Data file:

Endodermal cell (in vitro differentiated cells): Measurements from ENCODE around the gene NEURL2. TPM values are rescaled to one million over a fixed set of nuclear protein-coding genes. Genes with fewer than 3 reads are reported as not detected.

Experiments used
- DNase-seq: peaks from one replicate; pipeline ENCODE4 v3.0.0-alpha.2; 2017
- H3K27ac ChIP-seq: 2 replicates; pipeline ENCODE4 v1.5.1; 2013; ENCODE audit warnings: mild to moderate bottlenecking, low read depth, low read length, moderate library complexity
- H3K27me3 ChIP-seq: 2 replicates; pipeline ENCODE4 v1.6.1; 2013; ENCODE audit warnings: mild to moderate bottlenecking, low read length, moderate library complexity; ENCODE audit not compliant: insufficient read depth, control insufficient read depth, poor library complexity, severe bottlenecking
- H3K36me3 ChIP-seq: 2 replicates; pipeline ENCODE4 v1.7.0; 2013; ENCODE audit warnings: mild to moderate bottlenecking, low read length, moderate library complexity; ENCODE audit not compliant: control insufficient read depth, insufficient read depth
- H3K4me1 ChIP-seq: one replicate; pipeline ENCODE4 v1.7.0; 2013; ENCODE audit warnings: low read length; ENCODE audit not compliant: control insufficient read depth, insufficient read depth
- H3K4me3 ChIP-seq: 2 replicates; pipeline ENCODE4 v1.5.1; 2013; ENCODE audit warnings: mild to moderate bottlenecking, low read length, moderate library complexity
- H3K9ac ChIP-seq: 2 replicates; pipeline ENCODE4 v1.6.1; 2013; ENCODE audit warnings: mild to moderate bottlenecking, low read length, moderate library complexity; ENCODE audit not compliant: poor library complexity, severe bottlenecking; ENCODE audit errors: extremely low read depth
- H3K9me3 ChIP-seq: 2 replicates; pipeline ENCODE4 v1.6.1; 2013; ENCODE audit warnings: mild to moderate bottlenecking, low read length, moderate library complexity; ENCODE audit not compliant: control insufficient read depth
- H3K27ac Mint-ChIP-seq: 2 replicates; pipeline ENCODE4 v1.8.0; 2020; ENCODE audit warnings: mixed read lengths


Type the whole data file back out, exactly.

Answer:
Endodermal cell (in vitro differentiated cells): Measurements from ENCODE around the gene NEURL2. TPM values are rescaled to one million over a fixed set of nuclear protein-coding genes. Genes with fewer than 3 reads are reported as not detected.

Experiments used
- DNase-seq: peaks from one replicate; pipeline ENCODE4 v3.0.0-alpha.2; 2017
- H3K27ac ChIP-seq: 2 replicates; pipeline ENCODE4 v1.5.1; 2013; ENCODE audit warnings: mild to moderate bottlenecking, low read depth, low read length, moderate library complexity
- H3K27me3 ChIP-seq: 2 replicates; pipeline ENCODE4 v1.6.1; 2013; ENCODE audit warnings: mild to moderate bottlenecking, low read length, moderate library complexity; ENCODE audit not compliant: insufficient read depth, control insufficient read depth, poor library complexity, severe bottlenecking
- H3K36me3 ChIP-seq: 2 replicates; pipeline ENCODE4 v1.7.0; 2013; ENCODE audit warnings: mild to moderate bottlenecking, low read length, moderate library complexity; ENCODE audit not compliant: control insufficient read depth, insufficient read depth
- H3K4me1 ChIP-seq: one replicate; pipeline ENCODE4 v1.7.0; 2013; ENCODE audit warnings: low read length; ENCODE audit not compliant: control insufficient read depth, insufficient read depth
- H3K4me3 ChIP-seq: 2 replicates; pipeline ENCODE4 v1.5.1; 2013; ENCODE audit warnings: mild to moderate bottlenecking, low read length, moderate library complexity
- H3K9ac ChIP-seq: 2 replicates; pipeline ENCODE4 v1.6.1; 2013; ENCODE audit warnings: mild to moderate bottlenecking, low read length, moderate library complexity; ENCODE audit not compliant: poor library complexity, severe bottlenecking; ENCODE audit errors: extremely low read depth
- H3K9me3 ChIP-seq: 2 replicates; pipeline ENCODE4 v1.6.1; 2013; ENCODE audit warnings: mild to moderate bottlenecking, low read length, moderate library complexity; ENCODE audit not compliant: control insufficient read depth
- H3K27ac Mint-ChIP-seq: 2 replicates; pipeline ENCODE4 v1.8.0; 2020; ENCODE audit warnings: mixed read lengths